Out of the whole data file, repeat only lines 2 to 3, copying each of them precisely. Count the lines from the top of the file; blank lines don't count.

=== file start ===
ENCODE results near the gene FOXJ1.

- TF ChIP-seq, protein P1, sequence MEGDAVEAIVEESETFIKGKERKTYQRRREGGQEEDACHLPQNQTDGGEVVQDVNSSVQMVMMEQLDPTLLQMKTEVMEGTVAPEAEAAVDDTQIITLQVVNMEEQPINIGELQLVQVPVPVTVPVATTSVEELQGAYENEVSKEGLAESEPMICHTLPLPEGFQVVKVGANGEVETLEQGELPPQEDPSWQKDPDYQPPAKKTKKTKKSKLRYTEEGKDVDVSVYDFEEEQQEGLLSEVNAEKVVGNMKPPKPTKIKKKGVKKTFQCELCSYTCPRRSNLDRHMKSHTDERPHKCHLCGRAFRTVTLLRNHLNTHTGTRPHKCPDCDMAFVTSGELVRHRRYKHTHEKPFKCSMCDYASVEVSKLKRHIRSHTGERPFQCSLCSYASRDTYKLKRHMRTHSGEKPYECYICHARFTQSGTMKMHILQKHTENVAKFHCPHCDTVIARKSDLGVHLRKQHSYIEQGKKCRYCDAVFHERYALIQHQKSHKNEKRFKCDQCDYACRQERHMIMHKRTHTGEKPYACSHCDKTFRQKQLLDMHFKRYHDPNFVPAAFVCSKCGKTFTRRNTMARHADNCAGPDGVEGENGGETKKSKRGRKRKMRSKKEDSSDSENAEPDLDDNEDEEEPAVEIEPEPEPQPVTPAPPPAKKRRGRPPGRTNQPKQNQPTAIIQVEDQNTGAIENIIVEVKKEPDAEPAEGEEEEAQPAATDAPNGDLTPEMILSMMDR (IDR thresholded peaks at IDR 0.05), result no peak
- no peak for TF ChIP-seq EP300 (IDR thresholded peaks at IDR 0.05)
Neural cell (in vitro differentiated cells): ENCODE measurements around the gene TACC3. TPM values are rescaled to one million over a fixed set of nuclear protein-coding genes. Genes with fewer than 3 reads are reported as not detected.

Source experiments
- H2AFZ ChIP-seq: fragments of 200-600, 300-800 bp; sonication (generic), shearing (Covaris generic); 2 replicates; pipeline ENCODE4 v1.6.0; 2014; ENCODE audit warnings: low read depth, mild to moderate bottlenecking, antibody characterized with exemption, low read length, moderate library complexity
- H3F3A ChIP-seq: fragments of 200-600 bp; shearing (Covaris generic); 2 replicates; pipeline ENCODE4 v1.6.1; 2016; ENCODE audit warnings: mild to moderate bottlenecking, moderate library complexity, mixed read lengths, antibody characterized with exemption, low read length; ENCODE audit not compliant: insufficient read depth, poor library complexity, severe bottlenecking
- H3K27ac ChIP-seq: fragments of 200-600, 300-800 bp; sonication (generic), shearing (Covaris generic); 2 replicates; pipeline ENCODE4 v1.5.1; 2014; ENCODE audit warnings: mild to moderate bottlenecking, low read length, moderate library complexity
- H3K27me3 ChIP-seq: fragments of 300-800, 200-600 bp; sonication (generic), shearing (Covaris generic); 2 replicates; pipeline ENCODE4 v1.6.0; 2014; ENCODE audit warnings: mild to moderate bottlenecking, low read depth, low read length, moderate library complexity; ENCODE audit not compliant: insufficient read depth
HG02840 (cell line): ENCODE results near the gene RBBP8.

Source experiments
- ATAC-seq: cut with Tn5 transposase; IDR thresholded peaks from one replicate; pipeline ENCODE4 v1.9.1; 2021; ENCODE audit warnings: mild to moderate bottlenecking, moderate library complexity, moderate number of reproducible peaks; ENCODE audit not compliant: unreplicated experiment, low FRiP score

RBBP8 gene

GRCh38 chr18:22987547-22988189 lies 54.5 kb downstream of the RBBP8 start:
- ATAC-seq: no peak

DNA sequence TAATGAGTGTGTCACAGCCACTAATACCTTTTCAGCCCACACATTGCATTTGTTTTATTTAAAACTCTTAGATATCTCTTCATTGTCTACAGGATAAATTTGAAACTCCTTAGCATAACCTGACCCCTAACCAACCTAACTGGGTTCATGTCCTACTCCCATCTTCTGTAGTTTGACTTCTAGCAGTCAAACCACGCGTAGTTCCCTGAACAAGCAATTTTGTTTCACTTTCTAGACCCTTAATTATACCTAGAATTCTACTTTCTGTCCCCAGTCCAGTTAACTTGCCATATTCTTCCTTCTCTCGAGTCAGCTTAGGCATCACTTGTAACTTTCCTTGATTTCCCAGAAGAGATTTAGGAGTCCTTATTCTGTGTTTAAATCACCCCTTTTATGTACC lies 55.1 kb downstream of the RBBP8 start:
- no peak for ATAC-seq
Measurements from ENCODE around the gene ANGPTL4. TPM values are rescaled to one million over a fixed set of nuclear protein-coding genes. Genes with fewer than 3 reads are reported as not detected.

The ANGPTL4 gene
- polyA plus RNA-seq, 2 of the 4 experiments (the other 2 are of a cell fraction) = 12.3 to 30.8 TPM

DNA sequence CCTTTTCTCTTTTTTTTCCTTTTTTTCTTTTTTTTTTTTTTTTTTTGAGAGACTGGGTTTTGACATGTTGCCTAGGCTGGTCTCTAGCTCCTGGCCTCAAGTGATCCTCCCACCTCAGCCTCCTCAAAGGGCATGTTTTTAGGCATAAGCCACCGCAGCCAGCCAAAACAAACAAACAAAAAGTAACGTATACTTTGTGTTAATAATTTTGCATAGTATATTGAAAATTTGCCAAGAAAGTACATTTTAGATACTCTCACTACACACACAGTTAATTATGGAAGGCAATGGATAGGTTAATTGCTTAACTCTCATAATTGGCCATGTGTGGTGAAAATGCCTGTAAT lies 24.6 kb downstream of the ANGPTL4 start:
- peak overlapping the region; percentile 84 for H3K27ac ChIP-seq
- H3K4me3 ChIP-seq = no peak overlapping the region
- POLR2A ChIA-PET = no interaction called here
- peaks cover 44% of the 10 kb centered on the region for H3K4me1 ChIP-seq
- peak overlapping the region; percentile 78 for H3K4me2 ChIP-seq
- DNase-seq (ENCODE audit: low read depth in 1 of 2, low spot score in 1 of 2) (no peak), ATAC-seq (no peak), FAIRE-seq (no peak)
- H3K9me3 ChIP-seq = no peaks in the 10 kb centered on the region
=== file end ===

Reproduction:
- TF ChIP-seq, protein P1, sequence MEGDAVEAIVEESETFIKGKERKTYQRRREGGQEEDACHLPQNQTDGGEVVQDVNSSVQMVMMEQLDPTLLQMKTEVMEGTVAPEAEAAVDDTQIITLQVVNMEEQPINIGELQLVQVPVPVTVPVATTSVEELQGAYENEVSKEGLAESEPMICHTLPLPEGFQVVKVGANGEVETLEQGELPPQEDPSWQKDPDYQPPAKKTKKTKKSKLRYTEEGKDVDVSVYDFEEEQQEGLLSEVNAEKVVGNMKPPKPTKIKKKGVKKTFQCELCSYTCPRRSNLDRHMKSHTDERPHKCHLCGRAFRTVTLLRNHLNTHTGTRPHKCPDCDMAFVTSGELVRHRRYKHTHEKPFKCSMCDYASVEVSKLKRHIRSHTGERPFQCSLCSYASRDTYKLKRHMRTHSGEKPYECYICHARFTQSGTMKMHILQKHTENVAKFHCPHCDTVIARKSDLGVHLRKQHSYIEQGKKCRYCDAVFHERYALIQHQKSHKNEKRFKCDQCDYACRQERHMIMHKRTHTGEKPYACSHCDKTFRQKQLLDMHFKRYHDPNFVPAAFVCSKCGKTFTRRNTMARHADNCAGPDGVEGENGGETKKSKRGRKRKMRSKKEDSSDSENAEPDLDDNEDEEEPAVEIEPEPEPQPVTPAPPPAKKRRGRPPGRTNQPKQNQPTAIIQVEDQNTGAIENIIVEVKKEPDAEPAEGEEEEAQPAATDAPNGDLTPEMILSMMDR (IDR thresholded peaks at IDR 0.05), result no peak
- no peak for TF ChIP-seq EP300 (IDR thresholded peaks at IDR 0.05)